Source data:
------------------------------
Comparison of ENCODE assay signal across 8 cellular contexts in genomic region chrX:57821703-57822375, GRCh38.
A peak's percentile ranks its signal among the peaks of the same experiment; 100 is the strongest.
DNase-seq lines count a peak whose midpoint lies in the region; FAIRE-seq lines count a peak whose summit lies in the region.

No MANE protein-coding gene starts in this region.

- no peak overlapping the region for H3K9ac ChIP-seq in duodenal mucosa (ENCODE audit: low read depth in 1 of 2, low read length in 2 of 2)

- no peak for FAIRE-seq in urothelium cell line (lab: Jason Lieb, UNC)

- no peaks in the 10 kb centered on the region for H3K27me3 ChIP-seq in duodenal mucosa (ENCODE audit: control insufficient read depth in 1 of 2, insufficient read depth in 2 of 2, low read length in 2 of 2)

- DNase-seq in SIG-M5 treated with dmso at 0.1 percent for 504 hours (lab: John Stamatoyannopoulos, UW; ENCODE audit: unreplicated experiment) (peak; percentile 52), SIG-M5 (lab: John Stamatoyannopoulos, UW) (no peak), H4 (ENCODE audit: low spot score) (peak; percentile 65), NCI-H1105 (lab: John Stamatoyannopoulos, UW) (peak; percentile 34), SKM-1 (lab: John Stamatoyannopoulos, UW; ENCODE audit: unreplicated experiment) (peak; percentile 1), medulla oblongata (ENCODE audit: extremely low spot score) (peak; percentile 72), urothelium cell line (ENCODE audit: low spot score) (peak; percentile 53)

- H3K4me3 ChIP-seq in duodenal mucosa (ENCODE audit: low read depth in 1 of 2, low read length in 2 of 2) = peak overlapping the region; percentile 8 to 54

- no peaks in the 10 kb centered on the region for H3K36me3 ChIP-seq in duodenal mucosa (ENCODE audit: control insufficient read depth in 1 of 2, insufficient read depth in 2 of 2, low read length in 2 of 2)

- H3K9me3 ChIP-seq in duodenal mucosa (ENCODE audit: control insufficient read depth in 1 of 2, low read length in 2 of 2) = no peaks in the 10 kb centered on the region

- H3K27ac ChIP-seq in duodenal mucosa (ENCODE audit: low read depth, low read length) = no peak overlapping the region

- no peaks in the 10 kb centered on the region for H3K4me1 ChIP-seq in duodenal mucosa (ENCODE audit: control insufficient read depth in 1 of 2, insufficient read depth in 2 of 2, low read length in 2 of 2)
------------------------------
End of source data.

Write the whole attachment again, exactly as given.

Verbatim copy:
Comparison of ENCODE assay signal across 8 cellular contexts in genomic region chrX:57821703-57822375, GRCh38.
A peak's percentile ranks its signal among the peaks of the same experiment; 100 is the strongest.
DNase-seq lines count a peak whose midpoint lies in the region; FAIRE-seq lines count a peak whose summit lies in the region.

No MANE protein-coding gene starts in this region.

- no peak overlapping the region for H3K9ac ChIP-seq in duodenal mucosa (ENCODE audit: low read depth in 1 of 2, low read length in 2 of 2)

- no peak for FAIRE-seq in urothelium cell line (lab: Jason Lieb, UNC)

- no peaks in the 10 kb centered on the region for H3K27me3 ChIP-seq in duodenal mucosa (ENCODE audit: control insufficient read depth in 1 of 2, insufficient read depth in 2 of 2, low read length in 2 of 2)

- DNase-seq in SIG-M5 treated with dmso at 0.1 percent for 504 hours (lab: John Stamatoyannopoulos, UW; ENCODE audit: unreplicated experiment) (peak; percentile 52), SIG-M5 (lab: John Stamatoyannopoulos, UW) (no peak), H4 (ENCODE audit: low spot score) (peak; percentile 65), NCI-H1105 (lab: John Stamatoyannopoulos, UW) (peak; percentile 34), SKM-1 (lab: John Stamatoyannopoulos, UW; ENCODE audit: unreplicated experiment) (peak; percentile 1), medulla oblongata (ENCODE audit: extremely low spot score) (peak; percentile 72), urothelium cell line (ENCODE audit: low spot score) (peak; percentile 53)

- H3K4me3 ChIP-seq in duodenal mucosa (ENCODE audit: low read depth in 1 of 2, low read length in 2 of 2) = peak overlapping the region; percentile 8 to 54

- no peaks in the 10 kb centered on the region for H3K36me3 ChIP-seq in duodenal mucosa (ENCODE audit: control insufficient read depth in 1 of 2, insufficient read depth in 2 of 2, low read length in 2 of 2)

- H3K9me3 ChIP-seq in duodenal mucosa (ENCODE audit: control insufficient read depth in 1 of 2, low read length in 2 of 2) = no peaks in the 10 kb centered on the region

- H3K27ac ChIP-seq in duodenal mucosa (ENCODE audit: low read depth, low read length) = no peak overlapping the region

- no peaks in the 10 kb centered on the region for H3K4me1 ChIP-seq in duodenal mucosa (ENCODE audit: control insufficient read depth in 1 of 2, insufficient read depth in 2 of 2, low read length in 2 of 2)